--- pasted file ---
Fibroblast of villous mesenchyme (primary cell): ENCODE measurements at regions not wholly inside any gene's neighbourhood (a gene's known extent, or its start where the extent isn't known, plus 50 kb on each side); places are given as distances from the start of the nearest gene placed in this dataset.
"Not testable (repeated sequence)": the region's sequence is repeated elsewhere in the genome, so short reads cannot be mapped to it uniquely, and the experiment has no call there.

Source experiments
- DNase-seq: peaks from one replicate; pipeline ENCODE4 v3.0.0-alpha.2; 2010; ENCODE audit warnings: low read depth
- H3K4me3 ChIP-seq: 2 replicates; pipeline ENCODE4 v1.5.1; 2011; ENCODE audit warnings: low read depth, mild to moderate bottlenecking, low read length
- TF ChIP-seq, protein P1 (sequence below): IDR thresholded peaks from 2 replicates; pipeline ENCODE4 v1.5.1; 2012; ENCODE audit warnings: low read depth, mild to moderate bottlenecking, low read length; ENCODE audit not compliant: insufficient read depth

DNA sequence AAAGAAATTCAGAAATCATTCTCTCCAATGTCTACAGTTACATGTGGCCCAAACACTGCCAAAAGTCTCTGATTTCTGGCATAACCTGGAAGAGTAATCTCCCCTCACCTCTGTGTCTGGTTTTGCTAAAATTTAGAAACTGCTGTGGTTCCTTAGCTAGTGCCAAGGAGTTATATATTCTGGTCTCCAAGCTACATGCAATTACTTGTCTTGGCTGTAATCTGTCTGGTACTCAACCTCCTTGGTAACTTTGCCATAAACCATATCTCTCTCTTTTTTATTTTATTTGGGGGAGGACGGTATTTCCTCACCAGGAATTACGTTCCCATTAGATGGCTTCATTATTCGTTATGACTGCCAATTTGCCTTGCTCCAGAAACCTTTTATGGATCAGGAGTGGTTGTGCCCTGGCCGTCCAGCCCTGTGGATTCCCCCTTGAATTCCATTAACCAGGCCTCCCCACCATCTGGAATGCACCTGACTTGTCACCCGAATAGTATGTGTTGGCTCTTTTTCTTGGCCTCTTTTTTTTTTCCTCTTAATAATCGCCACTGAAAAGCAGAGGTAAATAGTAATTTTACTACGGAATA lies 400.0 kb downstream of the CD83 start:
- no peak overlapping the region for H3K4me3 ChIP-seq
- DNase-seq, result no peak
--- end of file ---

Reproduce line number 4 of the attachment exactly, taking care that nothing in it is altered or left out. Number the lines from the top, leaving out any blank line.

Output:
- DNase-seq: peaks from one replicate; pipeline ENCODE4 v3.0.0-alpha.2; 2010; ENCODE audit warnings: low read depth